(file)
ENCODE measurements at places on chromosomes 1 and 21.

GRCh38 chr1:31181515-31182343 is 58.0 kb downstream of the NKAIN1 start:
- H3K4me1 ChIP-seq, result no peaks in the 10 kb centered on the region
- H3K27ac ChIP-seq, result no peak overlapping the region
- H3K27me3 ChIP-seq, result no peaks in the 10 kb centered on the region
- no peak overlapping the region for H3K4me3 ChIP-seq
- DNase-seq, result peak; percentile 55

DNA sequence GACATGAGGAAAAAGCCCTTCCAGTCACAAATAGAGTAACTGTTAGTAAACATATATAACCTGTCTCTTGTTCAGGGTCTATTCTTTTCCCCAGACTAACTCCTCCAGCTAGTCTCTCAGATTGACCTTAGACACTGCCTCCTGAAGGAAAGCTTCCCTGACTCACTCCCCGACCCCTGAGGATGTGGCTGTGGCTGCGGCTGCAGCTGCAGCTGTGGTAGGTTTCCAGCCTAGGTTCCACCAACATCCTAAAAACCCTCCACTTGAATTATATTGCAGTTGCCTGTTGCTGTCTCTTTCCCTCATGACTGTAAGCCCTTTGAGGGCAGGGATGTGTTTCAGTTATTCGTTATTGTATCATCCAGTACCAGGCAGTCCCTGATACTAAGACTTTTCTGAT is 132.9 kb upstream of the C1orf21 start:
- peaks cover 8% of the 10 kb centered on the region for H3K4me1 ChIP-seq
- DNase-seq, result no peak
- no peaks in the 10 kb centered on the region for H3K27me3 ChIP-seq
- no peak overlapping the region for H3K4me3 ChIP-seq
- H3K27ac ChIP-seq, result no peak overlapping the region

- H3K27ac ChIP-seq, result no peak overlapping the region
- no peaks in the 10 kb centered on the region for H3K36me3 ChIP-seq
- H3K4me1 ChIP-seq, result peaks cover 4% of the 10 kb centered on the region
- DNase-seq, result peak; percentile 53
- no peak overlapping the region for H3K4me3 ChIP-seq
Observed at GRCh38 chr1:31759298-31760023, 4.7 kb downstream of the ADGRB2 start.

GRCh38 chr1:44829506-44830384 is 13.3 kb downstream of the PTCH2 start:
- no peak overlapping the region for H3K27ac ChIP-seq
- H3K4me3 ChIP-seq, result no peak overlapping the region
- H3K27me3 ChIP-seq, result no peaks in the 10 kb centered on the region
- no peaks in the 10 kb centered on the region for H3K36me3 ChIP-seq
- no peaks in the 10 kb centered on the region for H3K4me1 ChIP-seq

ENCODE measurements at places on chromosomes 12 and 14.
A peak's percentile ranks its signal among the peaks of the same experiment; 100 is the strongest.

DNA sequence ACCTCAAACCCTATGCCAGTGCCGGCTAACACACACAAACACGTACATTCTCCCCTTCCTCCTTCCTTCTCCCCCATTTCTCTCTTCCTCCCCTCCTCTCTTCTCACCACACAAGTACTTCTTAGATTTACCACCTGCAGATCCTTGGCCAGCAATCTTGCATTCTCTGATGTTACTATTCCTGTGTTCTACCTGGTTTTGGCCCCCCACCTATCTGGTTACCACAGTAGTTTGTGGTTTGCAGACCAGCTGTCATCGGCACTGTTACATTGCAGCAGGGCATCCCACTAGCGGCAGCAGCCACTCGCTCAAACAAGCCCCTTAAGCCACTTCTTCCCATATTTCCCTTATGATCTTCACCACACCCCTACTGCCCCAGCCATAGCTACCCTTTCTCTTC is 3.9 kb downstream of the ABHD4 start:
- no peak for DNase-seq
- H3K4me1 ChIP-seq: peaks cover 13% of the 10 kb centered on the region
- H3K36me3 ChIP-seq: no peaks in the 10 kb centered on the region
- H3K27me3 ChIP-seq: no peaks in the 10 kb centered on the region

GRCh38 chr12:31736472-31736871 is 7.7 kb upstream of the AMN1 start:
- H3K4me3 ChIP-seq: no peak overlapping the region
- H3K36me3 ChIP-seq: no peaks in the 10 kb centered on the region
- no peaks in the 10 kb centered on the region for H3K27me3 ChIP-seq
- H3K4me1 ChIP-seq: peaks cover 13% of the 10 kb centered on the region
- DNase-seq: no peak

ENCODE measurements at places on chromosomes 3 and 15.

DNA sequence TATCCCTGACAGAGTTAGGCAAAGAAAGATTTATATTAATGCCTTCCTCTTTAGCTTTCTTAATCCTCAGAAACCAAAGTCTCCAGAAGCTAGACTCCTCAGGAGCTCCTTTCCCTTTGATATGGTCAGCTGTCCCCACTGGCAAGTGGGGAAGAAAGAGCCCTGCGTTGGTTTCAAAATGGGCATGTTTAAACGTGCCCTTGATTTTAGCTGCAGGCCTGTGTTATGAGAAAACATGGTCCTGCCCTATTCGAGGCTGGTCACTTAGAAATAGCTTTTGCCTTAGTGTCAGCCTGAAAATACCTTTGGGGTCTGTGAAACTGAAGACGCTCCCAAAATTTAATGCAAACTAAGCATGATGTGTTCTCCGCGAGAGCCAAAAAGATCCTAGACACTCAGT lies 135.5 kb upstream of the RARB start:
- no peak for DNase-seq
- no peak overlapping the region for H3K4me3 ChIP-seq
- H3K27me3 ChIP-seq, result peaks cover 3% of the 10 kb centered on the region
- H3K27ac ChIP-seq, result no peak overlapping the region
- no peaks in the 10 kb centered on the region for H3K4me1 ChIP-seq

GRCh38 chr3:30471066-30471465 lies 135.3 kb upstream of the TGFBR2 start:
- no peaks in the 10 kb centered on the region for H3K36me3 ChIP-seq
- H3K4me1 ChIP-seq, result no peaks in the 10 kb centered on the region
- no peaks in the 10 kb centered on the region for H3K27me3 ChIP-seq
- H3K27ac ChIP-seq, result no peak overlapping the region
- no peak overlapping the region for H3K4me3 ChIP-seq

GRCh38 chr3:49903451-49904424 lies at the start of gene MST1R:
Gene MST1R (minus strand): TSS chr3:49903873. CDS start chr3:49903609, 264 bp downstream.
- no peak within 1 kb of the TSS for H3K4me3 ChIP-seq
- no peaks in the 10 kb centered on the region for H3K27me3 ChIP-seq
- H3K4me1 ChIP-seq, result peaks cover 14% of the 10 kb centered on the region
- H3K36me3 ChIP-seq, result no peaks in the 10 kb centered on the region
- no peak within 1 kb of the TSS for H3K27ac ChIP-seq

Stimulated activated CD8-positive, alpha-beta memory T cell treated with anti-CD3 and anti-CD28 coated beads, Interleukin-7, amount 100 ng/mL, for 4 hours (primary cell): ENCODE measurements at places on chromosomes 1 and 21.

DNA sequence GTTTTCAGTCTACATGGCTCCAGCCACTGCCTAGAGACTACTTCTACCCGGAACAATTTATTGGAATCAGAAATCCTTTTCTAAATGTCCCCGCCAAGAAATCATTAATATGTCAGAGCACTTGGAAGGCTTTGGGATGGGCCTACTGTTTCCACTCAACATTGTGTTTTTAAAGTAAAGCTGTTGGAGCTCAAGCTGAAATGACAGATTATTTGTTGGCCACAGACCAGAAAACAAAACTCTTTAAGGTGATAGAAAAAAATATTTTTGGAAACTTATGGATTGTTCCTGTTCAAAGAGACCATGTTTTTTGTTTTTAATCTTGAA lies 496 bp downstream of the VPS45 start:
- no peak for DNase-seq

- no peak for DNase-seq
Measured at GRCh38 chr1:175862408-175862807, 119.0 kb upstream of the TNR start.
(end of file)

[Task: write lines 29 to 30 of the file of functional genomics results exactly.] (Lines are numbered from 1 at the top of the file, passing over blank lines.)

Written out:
- no peak for DNase-seq
- H3K4me1 ChIP-seq: peaks cover 13% of the 10 kb centered on the region